Last night, 50,000 Detroiters packed into Ford Field for the Taylor Swift concert. I was there with my red-dressed daughter and I, being the uber-cool parent of course, opted not to wear red in principle. How could I be such a follower, I reasoned, as I dressed before leaving the house. I’m just the parent facilitating my daughter’s experience.

We waded through the crowds of Swift-ly dressed girls and women, bought our T-shirts in the blazing late-day sun, and found our upper bowl seats. We paid $30 for parking, untold amounts for hot dogs and sweet snacks and bottled water with the cap removed, and settled in to wait through Brett Eldredge (adorable, great voice, I liked his music), Austin Mahone (pull your pants up, kid, and wow it’s amazing how all the teenage boy bands are the same, whether from the ’80s or today), Ed Sheeran (love him) for Taylor Swift to take the stage.

All in all, it was a great night – possibly the best concert I’ve ever attended – and I’ve gone to many. It surprised me. The showmanship, the incredible costumes (yes, I surfed the iPad this morning, looking for the white shirt she wore in her opening outfit) and the sets and choreography – seriously, a spectacular show.

I’ve heard, read and observed all the fodder about Taylor Swift. But after last night, ears still ringing at 10:30 on a mellow spring Sunday, I’m sold.

The Critics

How many journalists have waxed on about Taylor Swift’s propensity to write about her relationship travails? And why, exactly, do they have a problem with it?

That’s what artists do – write about their feelings, and the more tumultuous, the better. I remember being in graduate school for poetry and the poems I churned out were aching and heartfelt and full of pondering. They were great poems.

As soon as I slipped into marital bliss, well, the powerful poems just disappeared. I had life to live. I had gone through all my emotional growth and come out on the other side. It’s not very interesting to hear a song about how wonderful my husband is, or how great my kids. We as a consuming public actually hunger for that passionate complaining.

I mean, how effective or exciting would the song be if it were called, “Ok, maybe we’ll get back together if you prove you’ve changed and we stop fighting?”

Remember, those who spend their lives as critics are usually the ones who can’t do whatever they’re reviewing themselves.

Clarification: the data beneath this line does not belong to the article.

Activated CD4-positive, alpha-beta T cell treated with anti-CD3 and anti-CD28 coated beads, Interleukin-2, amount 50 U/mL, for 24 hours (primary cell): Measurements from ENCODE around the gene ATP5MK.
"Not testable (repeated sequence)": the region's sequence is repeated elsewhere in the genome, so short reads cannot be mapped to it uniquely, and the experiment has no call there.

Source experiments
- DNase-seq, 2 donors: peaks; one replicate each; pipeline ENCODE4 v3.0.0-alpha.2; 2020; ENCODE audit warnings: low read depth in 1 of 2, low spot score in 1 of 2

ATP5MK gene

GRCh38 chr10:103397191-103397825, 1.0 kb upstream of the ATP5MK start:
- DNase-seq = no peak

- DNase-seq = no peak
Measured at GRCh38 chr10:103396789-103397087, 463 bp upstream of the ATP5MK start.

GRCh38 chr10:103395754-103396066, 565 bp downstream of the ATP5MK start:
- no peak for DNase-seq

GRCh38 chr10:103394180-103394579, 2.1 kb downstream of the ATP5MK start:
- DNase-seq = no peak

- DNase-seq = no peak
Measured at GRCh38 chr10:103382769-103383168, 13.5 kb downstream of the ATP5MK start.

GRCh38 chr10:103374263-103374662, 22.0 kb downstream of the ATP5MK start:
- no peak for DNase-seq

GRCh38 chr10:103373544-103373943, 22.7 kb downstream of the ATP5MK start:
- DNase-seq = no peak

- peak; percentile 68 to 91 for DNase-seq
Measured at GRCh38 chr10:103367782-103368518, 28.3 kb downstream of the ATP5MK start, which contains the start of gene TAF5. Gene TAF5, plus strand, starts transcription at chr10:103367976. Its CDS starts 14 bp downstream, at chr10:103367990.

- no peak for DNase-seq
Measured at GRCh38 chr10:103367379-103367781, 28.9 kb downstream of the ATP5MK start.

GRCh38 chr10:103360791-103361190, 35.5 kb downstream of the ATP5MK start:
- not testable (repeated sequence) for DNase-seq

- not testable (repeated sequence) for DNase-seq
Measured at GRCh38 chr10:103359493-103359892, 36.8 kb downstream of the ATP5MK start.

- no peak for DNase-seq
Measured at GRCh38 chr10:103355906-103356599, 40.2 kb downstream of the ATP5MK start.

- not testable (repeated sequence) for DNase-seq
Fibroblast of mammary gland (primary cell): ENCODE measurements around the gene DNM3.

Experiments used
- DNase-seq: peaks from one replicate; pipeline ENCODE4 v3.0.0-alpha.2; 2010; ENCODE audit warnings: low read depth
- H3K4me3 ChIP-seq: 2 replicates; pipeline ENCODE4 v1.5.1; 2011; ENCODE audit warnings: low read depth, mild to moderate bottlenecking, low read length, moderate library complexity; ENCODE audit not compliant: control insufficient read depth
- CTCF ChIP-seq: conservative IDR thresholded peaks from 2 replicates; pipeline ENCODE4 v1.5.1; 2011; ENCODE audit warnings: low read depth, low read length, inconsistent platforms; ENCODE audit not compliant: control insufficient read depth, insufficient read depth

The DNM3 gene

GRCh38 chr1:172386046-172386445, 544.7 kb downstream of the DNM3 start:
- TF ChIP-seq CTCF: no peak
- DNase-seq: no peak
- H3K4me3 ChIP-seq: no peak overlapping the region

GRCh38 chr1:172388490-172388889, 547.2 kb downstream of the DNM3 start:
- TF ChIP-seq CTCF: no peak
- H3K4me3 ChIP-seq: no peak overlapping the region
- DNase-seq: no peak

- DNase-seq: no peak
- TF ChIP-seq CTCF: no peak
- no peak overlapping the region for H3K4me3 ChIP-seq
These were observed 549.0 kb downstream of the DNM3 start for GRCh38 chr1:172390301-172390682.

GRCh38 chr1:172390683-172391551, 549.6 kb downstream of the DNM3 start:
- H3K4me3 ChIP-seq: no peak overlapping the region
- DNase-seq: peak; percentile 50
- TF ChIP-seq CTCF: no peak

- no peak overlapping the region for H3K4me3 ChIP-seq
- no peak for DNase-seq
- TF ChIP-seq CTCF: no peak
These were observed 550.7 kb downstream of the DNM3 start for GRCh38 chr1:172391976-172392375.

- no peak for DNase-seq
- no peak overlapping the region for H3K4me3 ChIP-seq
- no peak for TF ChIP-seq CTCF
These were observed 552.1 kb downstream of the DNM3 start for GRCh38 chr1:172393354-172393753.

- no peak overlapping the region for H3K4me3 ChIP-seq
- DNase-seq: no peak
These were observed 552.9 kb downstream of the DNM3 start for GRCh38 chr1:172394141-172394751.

The Copycats

There were approximately three sanctioned outfits last night:

1. Spring dresses with cowboy boots and the option of a straw cowboy hat.

2. Anything red, especially Keds (concert sponsor). And red lipstick.

3. Short shorts and sneakers. And possibly cat-ear headbands.

Fifty-thousand fans and two-thirds emulated the 22-year-old performer. What an industry! Think about the impact of this woman – she puts on a shirt, and websites promising to help you dress like Taylor Swift will tell you where to buy it. What a country we live in. I’m not sure I like it, but it sure is powerful.

The Truth

Taylor Swift is a mere 22 years old. She’s the American dream – tall, thin, beautiful and talented. She dared to perform and go after her talent and it worked – she is one of the most successful performers today.

Yet she’s still a kid, really. She talked on-stage, strumming her red glittery guitar, about a realization I had years ago, that even when you’re an adult, there will always be bullies. Not everyone grows up.

She’s bullied by the media for sharing her feelings. Plenty of people in my family have voiced concern over my writing about my relationships with them – but you know, artists have the right to artistically render their experiences in this world, whether they involve others or not. If you don’t want to appear in a song by Taylor Swift, don’t date her.

One of her songs was preceded by a black-and-white (except for the red lipstick) ’20s era movie clip of Taylor Swift talking about how lonely it is to be famous. You might scrunch your nose and spit the words, “Too bad. She’s making millions every day.”

But it is lonely at the top – whether you’re a CEO or a superstar. Everybody knows you, but no one knows you. You can’t be yourself with the people who adore your image. And that is most of the world.

I don’t have a problem with Taylor Swift. In fact, I have come to admire her. She’s talented, she’s either business-savvy or smart enough to surround herself with people who are. And she sure gives good show.

Leave her alone. The loudest critics are usually the ones who are the most jealous.

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